Looks fine, but the pico pinheader looks a bit sloppy on this area:

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80486DX@33 MHz, 16 MiB RAM, Tseng ET4000 1 MiB, SnarkBarker & GUSar Lite, PC MIDI Card+X2+SC55+MT32, OSSC

Reply 388 of 1051, by appiah4

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Thanks @root42 I'll go over those. (EDIT: Some of the pins were soldered a bit thin so I went over each, made no difference I'm afraid)

I reflowed U2-U3-U4-U5-U6-U7-U8 for the fourth time to no effect.

I tried the adlib firmware to see if I get anything out of that, but no - OPL2/3 not detected on the ISA Bus.

I'm thinking there is no communication between the ISA bus and PicoGUS somehow? What could be the fault? I don't want to start blindly replacing ICs tbh. Maybe @polpo will have a more informative debug firmware 😅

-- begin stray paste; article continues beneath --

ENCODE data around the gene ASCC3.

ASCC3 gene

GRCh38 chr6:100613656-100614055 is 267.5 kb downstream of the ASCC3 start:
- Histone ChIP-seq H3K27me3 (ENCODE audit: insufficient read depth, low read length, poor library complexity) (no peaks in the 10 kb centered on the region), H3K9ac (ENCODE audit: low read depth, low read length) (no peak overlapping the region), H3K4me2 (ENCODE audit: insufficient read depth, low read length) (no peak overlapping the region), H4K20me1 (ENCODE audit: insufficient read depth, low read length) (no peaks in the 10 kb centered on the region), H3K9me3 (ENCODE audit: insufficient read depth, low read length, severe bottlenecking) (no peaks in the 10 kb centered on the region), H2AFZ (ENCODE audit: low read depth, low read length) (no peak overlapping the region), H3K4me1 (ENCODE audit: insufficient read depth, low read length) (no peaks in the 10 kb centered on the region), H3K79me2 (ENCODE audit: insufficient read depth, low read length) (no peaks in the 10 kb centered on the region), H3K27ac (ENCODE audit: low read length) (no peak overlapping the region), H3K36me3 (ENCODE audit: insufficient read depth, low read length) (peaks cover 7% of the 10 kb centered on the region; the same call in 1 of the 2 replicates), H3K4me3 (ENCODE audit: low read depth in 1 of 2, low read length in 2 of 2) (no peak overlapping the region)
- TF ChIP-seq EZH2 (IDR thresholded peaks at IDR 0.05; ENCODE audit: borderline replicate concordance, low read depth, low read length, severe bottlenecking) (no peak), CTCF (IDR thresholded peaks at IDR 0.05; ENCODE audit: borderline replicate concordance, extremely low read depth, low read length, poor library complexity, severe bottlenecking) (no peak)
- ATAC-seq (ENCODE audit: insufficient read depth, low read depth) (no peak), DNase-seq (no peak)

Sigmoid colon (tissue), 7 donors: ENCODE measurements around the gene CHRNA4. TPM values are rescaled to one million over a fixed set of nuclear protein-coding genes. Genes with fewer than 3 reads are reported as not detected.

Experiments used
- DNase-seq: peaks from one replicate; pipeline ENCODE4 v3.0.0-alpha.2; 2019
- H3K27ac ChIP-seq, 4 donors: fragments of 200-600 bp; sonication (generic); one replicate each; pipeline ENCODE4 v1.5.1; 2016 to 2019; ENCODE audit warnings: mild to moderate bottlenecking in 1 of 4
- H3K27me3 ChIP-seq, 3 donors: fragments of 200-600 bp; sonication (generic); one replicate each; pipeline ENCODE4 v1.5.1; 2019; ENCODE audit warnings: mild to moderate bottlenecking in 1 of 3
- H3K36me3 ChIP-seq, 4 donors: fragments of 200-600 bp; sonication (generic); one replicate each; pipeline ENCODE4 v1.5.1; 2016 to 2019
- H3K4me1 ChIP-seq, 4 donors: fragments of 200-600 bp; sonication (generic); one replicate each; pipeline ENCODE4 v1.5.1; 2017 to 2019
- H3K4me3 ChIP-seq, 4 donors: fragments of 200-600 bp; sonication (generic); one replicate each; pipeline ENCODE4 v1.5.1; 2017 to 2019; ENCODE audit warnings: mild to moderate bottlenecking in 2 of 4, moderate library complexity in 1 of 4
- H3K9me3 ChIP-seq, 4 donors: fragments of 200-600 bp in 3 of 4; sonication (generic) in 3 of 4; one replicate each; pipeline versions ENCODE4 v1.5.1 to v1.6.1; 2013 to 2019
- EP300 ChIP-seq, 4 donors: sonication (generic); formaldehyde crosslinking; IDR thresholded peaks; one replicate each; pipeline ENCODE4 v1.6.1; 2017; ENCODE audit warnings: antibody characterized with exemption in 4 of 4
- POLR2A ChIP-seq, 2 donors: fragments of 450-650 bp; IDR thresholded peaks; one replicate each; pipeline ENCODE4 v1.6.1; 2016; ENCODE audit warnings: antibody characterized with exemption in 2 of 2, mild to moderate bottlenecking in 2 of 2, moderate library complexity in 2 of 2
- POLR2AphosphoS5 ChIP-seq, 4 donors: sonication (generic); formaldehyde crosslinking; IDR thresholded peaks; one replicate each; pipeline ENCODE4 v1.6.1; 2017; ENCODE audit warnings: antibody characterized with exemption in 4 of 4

I tried going through the schematic PDF to figureout which ISA bus pins connect to what but it's not that easy to figure out all of them and check them one by one.

Regardless, I started doing just that. So far, the following pins are confirmed connected to the relevant ICs: D7-D0, I/OCHRDY, AEN, A0-A9

Retronautics: A digital gallery of my retro computers, hardware and projects.

Reply 389 of 1051, by MJay99

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So the low hanging fruits are slowly all collected... 😁

Do you happen to have an oscilloscope or logic probe? If so, you could check the RIOW/ RIOR and AD / RA lines (all on the left side) and maybe also pins 25 to 32 on the right side of the pico for some life in them and maybe isolate an IC by that (the RUN pin will be high and doesn't need checking since the pico itself is alive):